Many of the students had strong ideas about their future careers with some wishing to be agronomists and one hoping to develop agricultural apps. “He can see all the smart-farm technology that is happening in the United States and he wants to be able to build it himself,” Laura said.

Talking about agricultural careers to teenagers in conjunction with The Archibull Prize comes at an opportune time as students make crucial decisions on their educational future. To have a young farming professional such as Laura Phelps share her experiences only makes the decisions better informed, and raises excitement about STEM-based careers.

_2017 Supporting partners Capture

Young Farming Champions Backing a Future for Agriculture in the fragile Far West of NSW

 

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Young Farming Champion and Climate Wise Agriculture founder Anika Molesworth

The arid zone of western New South Wales is hot and dry and expected to become hotter and drier with a changing climate. Forward planning and community collaboration is key to ensuring the future of farming in the fragile Far West. But what tools are needed?

This question will be addressed at “Outback to the Future” an upcoming free public seminar to be held at the Fowlers Gap Research Station near Broken Hill on Saturday May 12. Organised jointly by the University of New South Wales and Climate Wise Agriculture, the seminar will discuss the future of land management including new technology available now, future technology, how productivity and resilience can be increased, and how the latest research findings can be applied on the ground.

“Land managers of the Far West are no strangers to adversity – it’s a strikingly beautiful place to live out here, but it comes with its challenges,” Anika Molesworth from Climate Wise Agriculture said. “This seminar is about looking to the future, asking the hard questions, and working together to come up with solutions.”

Commencing at 10.00am the line-up of speakers includes: social researcher Emily Berry; animal ecologist Simon Griffith; wool and sheep specialist Gregory Sawyer; soil scientist Susan Orgill; livestock behaviourist Danila Marini; Judge at the NSW Land and Environment Court Simon Molesworth; climate researcher and veterinarian Greg Curran; General Manager of Research, Development and Innovation from MLA Sean Starling; local grazier Angus Whyte; artist Peter Sharp; and members of the local Landcare Youth Network.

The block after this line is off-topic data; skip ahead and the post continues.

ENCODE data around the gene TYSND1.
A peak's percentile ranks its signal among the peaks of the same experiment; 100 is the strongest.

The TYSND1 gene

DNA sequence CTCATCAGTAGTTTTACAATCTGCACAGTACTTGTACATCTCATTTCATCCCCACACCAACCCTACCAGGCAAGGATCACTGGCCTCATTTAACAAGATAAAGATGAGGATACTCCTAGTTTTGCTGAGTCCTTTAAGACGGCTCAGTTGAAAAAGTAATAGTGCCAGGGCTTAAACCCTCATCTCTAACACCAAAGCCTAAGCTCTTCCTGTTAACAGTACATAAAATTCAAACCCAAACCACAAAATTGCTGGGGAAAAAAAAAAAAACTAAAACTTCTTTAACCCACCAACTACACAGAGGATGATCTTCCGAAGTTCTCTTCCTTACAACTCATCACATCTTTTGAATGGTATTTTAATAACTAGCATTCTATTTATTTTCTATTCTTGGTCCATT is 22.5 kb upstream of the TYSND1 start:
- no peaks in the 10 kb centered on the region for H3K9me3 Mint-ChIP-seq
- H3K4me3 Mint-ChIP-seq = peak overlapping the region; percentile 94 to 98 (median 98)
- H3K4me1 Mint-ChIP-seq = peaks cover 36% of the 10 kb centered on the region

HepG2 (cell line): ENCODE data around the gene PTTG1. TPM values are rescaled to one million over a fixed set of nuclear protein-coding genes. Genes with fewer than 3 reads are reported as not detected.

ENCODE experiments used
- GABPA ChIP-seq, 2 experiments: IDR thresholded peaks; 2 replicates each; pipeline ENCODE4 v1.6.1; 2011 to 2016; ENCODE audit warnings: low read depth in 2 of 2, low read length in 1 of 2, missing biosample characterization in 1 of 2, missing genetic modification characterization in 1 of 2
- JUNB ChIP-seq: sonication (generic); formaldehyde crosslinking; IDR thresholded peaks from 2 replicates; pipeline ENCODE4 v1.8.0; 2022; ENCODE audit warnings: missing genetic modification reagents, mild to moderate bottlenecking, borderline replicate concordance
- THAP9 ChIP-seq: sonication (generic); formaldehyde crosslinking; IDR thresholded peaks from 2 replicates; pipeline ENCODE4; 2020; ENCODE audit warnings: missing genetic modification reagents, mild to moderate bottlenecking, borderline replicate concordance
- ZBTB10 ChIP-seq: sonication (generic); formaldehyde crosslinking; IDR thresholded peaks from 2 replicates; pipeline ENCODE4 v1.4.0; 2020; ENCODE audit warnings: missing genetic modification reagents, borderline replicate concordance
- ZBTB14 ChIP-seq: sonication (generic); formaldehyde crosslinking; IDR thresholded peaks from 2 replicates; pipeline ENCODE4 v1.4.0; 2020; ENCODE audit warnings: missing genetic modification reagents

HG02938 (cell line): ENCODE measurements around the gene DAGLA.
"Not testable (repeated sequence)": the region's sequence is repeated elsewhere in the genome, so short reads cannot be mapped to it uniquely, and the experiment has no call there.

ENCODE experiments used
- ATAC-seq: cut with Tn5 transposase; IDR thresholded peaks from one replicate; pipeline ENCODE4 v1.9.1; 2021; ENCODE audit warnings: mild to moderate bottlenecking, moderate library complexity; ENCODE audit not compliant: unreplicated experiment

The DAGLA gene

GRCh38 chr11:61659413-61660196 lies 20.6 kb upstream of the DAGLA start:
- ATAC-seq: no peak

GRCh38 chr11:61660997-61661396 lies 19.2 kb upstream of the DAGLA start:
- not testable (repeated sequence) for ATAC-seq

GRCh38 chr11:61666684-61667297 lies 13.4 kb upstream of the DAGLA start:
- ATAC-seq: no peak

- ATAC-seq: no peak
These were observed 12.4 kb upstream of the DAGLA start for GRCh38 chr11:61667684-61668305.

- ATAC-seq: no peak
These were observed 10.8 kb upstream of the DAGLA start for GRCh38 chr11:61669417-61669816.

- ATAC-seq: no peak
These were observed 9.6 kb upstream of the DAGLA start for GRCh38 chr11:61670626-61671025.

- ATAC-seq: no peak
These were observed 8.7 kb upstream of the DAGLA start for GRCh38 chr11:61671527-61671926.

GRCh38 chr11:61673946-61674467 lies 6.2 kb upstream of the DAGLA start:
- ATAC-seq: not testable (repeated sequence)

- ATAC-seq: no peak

“It’s a hugely exciting day – we’re going to be talking drones to move livestock, replenishing soil carbon to access green markets, industry innovations, art movements, and hear the visions from young locals,” Anika said.

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Livestock behaviourist and Young Farming Champion Dr Danila Marini

One particular presentation that is bringing futuristic-tech to the outback is that by Danila Marini. “Virtual fencing is exciting technology, giving farmers the ability to set up a fence line from their computer’” Danila said. “Close to commercialisation for cattle, virtual fencing uses GPS and a smart algorithm to contain animals within a boundary through the use of an audio cue. This technology has great potential for the sheep industry, especially for vast properties where fencing is either impractical or too costly.”

For further details on the seminar visit the website at https://outbacktothefuture.weebly.com/

#youthvoices18

_2017 Supporting partners Capture

 

 

 

Young Farming Champion Anika Molesworth honoured on Earth Day

Young Farmer Champion Anika Molesworth has been honoured by Instagram in their Earth Day celebrations as one of  “Instagram’s Most Inspiring Environmentalists”

Observed every year on April 22, Earth Day is a day to celebrate the planet and educate people about the need for environmental protection.